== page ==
Oct 13, 2013

Volatility is Back – Now What? Capturing the Dynamics of Stochastic Volatility

Watch the Video: Capturing the Dynamics of Stochastic Volatility

Despite the ongoing budget debate in Washington equity indexes haven't dipped as low as the market might have expected. Characterized by some as a bull market, or at least a period of relative stability, recent events have also driven the VIX sharply higher. Recognized as the best gauge of fear in the market, as the VIX continues to surge, Numerix experts discuss what modelers and Risk Managers need to be thinking about in terms of model selection and best practices in the valuation of derivatives in order to capture the VIX dynamics of today.

Weigh in and continue the conversation on Twitter @nxanalytics, LinkedIn, or in the comments section.


Video Transcript: Capturing the Dynamics of Stochastic Volatility

Jim Jockle (Host): Hi welcome to Numerix Video Blog. I'm your host Jim Jockle. With me today, Tom Davis, Ph. D., Vice President of the Client Solutions Group here at Numerix. Tom how are you?

Tom Davis (Guest): Good, thank you Jim.

Jockle: Thank you for joining us. Over the past couple of months it's been pretty stable out there and one could argue that it's been a bull market. But given recent events, we've seen a wide upswing in the fear index and that means volatility is back.

Tom, I want to sit and talk to you. Just in the past couple of weeks and clearly as it relates to news of the potential for the U.S. to default on its debt, we've seen a very quiet VIX, sitting around sixteen, jump up to twenty, now sitting today around – back down to fifteen. In terms of modeling, as it relates to the valuation of derivatives, give us a little background on what should modelers be thinking about in terms of model selection and best practices as volatility is coming back into the market place

Davis: We see the dynamics in the VIX over the past couple of weeks. There's a couple of interesting things I want to talk about but definitely we need to ensure that our models for the markets, capture this stochastic volatility and the dynamics stochastic volatility.

Usually in the past, when you look at the VIX, versus the S&P, you see a strong negative correlation almost -.6 or so, which means in down markets you have more volatility. What's really interesting in the past couple of months that we see a very flat S&P, but yet as you say the volatility it seems to be jumping up with the VIX. And one of the hallmarks of the Heston Model, which is the stochastic volatility model, is this mean reverting feature of the VIX, of the volatility. And actually we see that. As you said it jumped up and then later when the markets didn't correct downward, the volatility index came back to its mean reverting behavior.

Jockle: So under the assumption that there's robust model valuation within internal departments as it relates to OCC guidelines, that have come out around model validation, what kind of testing should people be looking at and with what kind of regularity at this point of time. With the potential that this could just be a hiccup if everything goes back to normal within the U.S. But what kind of testing should people be looking at?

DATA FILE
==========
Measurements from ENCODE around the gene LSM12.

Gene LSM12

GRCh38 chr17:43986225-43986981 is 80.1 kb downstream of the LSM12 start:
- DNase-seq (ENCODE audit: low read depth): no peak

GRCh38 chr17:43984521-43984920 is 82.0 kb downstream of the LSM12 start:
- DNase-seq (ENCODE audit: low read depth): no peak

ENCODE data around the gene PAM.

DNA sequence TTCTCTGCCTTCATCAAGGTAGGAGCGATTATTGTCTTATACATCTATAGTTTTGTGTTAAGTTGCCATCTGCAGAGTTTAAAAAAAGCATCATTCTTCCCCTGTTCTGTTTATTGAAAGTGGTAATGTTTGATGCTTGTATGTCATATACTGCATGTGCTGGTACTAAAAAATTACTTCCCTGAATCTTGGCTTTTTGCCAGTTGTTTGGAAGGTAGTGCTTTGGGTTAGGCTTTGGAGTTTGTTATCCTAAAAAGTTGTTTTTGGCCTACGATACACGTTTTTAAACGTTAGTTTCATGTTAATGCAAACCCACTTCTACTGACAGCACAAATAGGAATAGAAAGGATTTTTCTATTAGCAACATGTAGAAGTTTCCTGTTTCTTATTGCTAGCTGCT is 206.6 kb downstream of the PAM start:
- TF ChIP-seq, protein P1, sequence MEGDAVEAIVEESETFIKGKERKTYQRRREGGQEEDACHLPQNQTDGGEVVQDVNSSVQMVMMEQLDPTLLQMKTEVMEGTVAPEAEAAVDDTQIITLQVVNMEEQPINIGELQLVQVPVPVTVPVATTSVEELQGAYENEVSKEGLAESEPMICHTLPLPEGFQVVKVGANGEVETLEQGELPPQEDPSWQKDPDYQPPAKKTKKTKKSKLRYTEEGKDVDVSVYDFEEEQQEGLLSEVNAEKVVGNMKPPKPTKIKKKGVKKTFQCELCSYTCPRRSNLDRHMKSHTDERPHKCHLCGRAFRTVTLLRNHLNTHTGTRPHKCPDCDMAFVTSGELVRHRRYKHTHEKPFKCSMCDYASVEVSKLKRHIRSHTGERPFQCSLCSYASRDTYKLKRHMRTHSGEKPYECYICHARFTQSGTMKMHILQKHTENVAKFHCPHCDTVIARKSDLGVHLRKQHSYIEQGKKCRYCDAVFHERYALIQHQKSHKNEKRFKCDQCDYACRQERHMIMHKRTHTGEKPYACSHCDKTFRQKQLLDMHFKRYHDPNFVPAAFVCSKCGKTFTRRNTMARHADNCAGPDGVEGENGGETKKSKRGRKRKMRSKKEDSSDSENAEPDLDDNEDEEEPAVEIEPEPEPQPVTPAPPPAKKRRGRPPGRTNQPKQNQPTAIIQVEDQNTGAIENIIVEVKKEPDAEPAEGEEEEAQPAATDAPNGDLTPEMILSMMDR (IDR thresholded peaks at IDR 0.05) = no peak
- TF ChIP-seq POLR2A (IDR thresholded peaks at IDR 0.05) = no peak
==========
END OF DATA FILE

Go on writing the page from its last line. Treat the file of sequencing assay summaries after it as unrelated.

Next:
Davis: Definitely looking at historical back testing which means how did your different models perform over different periods of time you look at different things like what models best in prices, what models best by normal markets and at this point it's still not a crisis market. So when you do your model validation for your volatility models, for now, you should be looking at normal market behavior and looking at your option prices and your volatility and how it did track in your hedging portfolios, how they did track throughout the normal market conditions.

Jockle: And what would facilitate a change. I mean clearly external events. But is there something within the correlation because we aren't such a weird uncorrelated market between the S&P and the VIX. At what point should we be looking at changes?

Davis: Right. One thing with the model is, I'd like to say that if you ever observe any observable in the market you will find it to be stochastic. So one thing that we don't put into the modeling right now is the correlation. You can put in the term structure. Which means you can monitor or predict how the correlation can change over time, however that is not a stochastic variable.

The Heston Model is a two factor. So, it's not really under consideration to make the correlation stochastic but one thing for sure is that you should test your models with different levels of correlation. Traditionally we always put out a negative so just to see how your model reacts when it comes up to uncorrelated behavior like we're seeing now. You'll always see the mean reverting behavior. So that has to be a hallmark of your model when you do your validation.

Jockle: Tom I want to thank you so much for the insight. And you know what, as this progresses let's keep an eye on the correlation and keep this conversation going because lord only knows when we are at another point in change.

So follow along. We want to hear what you have to say and talk about the topics you want to talk about. Please feel free to join us and follow us on LinkedIn and back us on twitter @nxanalytics. And please feel free to connect with Tom on LinkedIn, or myself, to stay on top of all the information that we put out to into the market. With that, I'm Jim Jockle have a good day.        

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